- If the student has been granted special educational support because of a disability, the examiner has the right to offer the student an adapted test, or provide an alternative assessment.
- If changes are made to this course syllabus, or if the course is closed, SLU shall decide on transitional rules for examination of students admitted under this syllabus but who have not yet passed the course.
- For the examination of a degree project (independent project), the examiner may also allow the student to add supplemental information after the deadline. For more information on this, please refer to the regulations for education at Bachelor's and Master's level.
Other informationThe right to take part in teaching and/or supervision only applies to the course instance which the student has been admitted to and registered on.
If there are special reasons, the student may take part in course components that require compulsory attendance at a later date. For more information, please refer to the Education Planning and Administration Handbook.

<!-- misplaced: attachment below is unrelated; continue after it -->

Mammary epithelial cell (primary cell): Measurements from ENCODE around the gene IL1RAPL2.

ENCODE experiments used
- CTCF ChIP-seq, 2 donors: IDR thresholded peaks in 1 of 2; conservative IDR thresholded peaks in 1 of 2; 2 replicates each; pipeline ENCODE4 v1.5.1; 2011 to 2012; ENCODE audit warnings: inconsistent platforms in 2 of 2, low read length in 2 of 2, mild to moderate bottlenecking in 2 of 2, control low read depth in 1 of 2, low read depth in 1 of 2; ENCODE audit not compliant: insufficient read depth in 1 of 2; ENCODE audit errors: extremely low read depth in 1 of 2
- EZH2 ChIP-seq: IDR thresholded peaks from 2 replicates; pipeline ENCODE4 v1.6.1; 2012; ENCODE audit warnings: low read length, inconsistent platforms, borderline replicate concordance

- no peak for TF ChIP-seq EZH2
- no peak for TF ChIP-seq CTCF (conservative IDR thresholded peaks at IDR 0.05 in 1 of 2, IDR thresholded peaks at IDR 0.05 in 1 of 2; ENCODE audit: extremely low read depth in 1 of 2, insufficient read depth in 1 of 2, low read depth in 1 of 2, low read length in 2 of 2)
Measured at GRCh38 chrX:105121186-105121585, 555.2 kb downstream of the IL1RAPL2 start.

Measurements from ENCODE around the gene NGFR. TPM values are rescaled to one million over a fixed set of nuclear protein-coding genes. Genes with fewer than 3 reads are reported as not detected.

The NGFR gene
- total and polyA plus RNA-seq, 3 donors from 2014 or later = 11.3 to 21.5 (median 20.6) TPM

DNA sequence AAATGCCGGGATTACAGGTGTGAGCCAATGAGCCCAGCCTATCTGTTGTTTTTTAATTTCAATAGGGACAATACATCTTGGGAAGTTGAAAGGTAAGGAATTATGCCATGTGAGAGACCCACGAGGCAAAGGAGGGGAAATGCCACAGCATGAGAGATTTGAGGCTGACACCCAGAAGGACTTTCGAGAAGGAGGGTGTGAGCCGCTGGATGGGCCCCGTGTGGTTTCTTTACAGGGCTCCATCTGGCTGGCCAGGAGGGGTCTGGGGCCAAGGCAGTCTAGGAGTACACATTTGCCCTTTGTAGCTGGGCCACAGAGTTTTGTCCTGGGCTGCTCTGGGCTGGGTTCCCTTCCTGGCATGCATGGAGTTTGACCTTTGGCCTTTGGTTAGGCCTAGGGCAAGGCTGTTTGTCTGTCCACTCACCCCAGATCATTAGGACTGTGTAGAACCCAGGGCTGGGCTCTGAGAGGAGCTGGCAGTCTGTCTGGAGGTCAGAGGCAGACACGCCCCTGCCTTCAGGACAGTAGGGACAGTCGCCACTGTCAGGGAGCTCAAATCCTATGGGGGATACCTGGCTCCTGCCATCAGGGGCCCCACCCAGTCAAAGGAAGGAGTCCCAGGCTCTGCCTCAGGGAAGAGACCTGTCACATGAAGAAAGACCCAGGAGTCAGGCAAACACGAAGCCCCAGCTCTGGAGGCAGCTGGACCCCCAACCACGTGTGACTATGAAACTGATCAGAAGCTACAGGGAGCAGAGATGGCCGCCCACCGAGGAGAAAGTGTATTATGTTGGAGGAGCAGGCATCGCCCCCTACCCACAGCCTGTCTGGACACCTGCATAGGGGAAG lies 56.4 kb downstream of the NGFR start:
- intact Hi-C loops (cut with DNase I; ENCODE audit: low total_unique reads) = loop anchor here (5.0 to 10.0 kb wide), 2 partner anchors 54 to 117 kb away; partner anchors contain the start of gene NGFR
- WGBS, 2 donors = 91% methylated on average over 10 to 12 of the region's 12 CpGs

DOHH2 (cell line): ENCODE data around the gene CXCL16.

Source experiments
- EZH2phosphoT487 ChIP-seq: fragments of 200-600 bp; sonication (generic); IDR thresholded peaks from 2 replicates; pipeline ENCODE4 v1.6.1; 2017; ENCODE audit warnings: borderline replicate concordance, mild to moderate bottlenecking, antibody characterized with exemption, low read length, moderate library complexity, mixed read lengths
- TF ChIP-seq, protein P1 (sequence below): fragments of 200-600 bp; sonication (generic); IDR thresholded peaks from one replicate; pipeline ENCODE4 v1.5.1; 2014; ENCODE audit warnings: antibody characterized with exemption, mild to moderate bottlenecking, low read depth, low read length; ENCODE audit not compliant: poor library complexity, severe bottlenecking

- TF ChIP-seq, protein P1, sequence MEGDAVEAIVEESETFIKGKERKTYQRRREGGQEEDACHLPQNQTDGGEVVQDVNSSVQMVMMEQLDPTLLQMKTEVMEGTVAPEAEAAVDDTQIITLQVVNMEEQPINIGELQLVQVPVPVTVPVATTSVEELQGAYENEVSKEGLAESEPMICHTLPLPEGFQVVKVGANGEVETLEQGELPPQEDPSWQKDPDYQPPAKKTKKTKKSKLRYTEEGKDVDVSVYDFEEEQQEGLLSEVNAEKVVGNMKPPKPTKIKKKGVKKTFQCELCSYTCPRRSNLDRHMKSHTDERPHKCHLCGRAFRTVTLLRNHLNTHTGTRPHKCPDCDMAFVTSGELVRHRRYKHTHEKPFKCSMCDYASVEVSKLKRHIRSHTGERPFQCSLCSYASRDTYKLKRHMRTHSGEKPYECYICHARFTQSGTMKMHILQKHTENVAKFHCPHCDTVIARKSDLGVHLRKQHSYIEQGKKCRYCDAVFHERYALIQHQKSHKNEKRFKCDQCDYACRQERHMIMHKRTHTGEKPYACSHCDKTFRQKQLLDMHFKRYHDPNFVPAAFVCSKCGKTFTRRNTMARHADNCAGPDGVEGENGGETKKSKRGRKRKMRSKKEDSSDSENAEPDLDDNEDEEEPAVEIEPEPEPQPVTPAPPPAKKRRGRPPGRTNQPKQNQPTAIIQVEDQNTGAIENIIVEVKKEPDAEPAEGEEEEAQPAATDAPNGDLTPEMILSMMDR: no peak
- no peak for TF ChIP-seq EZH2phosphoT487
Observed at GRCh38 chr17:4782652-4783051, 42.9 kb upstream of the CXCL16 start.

Additional informationThe course uses concepts and skills that are taught and trained in the course Agroecology Basics. It is therefore recommended, although not a formal prerequisite, that students take Agroecology Basics prior to this course.
Department of Biosystems and Technology
LB0109: Agroecology and Sustainability of Production Systems, 2022-2023
Recommended literature related to specific date and lecture (There could be few changes in lecture schedule and literature list before the course starts)